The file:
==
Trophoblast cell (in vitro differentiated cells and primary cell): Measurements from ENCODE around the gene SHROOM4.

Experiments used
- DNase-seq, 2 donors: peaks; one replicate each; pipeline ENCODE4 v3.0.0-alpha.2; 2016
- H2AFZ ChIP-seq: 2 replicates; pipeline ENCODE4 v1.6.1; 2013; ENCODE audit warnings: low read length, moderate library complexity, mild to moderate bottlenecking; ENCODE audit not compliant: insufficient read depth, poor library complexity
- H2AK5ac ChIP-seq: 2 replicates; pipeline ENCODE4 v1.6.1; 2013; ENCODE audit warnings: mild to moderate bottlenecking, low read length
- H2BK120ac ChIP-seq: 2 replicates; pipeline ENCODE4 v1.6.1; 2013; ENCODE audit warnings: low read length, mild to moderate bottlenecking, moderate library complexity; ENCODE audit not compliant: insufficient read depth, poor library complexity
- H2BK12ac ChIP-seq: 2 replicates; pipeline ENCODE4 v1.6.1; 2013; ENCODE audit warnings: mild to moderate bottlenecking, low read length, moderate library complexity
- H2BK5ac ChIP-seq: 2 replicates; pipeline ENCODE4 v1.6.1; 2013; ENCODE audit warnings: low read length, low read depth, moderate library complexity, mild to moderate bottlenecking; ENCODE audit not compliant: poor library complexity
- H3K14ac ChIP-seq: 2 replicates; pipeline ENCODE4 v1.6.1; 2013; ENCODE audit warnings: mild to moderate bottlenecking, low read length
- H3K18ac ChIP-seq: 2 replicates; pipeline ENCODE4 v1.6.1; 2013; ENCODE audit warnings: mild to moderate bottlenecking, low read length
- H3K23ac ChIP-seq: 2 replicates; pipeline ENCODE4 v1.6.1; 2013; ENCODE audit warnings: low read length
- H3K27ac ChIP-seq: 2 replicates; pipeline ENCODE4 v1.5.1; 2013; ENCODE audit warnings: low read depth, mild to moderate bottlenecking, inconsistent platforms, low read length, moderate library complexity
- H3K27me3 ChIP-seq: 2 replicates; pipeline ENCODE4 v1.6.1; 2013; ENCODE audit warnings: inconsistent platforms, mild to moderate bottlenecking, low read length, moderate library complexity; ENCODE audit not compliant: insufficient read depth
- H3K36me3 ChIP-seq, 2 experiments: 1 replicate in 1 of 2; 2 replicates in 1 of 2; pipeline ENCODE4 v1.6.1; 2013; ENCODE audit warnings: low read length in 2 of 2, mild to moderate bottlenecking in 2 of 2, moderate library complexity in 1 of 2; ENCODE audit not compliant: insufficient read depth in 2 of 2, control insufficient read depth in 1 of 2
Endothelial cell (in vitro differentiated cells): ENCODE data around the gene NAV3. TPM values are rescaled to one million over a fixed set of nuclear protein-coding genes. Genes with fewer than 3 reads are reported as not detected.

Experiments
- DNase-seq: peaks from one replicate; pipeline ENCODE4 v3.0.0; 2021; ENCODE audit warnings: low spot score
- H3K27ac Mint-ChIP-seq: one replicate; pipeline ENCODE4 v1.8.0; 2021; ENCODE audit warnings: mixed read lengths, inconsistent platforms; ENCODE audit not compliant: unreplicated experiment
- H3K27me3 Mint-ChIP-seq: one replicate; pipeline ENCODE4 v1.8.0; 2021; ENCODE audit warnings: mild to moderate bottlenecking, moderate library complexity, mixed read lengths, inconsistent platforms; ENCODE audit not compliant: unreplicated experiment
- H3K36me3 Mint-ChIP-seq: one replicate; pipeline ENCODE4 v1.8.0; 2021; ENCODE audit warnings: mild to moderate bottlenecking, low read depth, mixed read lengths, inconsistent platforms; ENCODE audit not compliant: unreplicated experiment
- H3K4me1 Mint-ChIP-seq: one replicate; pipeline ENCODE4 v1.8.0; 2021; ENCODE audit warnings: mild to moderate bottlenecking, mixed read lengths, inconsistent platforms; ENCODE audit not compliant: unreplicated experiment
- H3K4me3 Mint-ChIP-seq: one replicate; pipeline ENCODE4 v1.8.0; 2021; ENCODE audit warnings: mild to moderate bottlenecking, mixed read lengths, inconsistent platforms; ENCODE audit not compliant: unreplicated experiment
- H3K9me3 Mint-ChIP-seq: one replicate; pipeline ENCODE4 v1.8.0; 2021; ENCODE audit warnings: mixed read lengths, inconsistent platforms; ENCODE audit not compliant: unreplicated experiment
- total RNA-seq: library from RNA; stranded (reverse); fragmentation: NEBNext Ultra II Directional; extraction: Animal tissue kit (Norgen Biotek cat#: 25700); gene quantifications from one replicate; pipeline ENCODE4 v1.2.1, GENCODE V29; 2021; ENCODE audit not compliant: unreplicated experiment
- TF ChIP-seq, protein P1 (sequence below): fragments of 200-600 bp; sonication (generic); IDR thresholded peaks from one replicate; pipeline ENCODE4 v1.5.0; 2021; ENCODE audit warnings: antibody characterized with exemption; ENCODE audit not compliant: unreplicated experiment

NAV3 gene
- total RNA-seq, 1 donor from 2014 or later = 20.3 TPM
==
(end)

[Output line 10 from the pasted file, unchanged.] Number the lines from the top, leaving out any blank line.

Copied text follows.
- H3K18ac ChIP-seq: 2 replicates; pipeline ENCODE4 v1.6.1; 2013; ENCODE audit warnings: mild to moderate bottlenecking, low read length